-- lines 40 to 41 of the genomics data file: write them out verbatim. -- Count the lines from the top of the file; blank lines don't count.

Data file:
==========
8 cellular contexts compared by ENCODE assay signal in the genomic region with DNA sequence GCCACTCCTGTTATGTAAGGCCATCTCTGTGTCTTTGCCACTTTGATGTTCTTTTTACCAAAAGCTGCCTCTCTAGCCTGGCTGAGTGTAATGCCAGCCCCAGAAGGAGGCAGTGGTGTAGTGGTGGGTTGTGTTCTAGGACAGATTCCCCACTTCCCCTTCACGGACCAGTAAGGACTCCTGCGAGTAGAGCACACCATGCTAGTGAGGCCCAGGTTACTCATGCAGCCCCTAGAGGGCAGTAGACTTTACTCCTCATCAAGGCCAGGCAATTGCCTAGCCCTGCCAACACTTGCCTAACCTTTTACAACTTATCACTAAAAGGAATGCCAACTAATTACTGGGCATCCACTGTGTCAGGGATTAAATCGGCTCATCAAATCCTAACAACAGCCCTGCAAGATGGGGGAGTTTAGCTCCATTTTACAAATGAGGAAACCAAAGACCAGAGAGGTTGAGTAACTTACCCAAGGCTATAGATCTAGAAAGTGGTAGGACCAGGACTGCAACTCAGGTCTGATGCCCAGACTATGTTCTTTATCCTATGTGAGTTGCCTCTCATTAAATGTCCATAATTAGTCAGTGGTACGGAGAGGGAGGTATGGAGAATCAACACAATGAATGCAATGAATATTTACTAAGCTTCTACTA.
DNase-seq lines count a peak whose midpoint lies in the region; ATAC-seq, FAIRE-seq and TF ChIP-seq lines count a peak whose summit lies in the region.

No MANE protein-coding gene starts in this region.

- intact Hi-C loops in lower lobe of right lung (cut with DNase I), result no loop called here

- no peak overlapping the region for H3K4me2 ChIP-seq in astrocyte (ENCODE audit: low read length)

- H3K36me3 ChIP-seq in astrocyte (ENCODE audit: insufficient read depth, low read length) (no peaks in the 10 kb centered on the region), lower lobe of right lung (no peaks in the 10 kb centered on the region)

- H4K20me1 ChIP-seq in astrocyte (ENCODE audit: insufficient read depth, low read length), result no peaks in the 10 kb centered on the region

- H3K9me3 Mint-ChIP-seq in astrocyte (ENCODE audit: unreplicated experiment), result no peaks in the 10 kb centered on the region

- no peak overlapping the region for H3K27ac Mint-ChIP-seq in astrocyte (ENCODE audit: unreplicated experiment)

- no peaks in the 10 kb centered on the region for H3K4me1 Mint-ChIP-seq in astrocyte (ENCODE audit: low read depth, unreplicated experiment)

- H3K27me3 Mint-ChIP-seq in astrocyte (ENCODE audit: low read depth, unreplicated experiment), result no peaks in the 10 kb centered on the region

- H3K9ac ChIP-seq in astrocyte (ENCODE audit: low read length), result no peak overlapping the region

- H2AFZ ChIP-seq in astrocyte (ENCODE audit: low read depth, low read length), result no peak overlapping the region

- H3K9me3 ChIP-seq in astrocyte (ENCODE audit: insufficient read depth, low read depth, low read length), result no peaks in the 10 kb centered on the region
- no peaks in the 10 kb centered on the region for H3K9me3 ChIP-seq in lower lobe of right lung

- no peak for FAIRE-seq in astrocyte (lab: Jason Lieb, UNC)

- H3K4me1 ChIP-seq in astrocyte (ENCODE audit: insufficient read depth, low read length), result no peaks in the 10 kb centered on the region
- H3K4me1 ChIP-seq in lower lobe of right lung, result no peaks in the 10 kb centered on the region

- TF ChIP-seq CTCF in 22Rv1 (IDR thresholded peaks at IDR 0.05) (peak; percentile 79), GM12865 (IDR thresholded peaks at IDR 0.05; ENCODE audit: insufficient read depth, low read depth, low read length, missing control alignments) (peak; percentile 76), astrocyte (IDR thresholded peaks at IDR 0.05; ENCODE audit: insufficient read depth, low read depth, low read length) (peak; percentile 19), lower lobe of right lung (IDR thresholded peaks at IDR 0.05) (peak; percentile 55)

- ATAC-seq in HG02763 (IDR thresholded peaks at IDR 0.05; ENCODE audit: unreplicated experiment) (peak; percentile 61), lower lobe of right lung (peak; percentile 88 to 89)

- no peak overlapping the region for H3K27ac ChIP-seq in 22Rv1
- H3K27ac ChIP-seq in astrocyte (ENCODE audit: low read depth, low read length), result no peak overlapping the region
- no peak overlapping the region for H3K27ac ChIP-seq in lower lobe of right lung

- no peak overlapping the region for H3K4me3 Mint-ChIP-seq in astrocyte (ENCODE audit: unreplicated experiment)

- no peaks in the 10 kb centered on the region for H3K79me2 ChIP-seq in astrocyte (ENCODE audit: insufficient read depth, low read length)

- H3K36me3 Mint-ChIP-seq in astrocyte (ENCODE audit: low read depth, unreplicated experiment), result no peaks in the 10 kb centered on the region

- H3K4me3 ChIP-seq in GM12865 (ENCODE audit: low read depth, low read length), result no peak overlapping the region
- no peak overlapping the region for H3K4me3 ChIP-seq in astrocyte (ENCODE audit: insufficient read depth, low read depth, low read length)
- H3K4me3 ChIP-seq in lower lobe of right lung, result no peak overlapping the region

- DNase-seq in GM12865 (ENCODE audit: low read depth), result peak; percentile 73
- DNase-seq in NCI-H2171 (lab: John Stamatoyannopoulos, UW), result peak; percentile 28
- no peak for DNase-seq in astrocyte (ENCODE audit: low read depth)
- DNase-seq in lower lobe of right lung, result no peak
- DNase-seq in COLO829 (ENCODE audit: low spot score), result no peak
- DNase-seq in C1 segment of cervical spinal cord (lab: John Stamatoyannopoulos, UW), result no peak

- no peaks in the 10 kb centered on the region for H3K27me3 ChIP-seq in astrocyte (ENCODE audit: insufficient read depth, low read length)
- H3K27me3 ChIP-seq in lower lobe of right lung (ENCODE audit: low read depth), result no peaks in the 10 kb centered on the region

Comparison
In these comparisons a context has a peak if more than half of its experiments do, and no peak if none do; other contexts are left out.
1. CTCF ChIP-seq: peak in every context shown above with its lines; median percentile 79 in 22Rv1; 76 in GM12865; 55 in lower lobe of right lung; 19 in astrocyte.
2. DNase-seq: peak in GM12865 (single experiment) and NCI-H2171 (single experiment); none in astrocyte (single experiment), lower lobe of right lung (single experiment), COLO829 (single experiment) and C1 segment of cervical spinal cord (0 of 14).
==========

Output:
1. CTCF ChIP-seq: peak in every context shown above with its lines; median percentile 79 in 22Rv1; 76 in GM12865; 55 in lower lobe of right lung; 19 in astrocyte.
2. DNase-seq: peak in GM12865 (single experiment) and NCI-H2171 (single experiment); none in astrocyte (single experiment), lower lobe of right lung (single experiment), COLO829 (single experiment) and C1 segment of cervical spinal cord (0 of 14).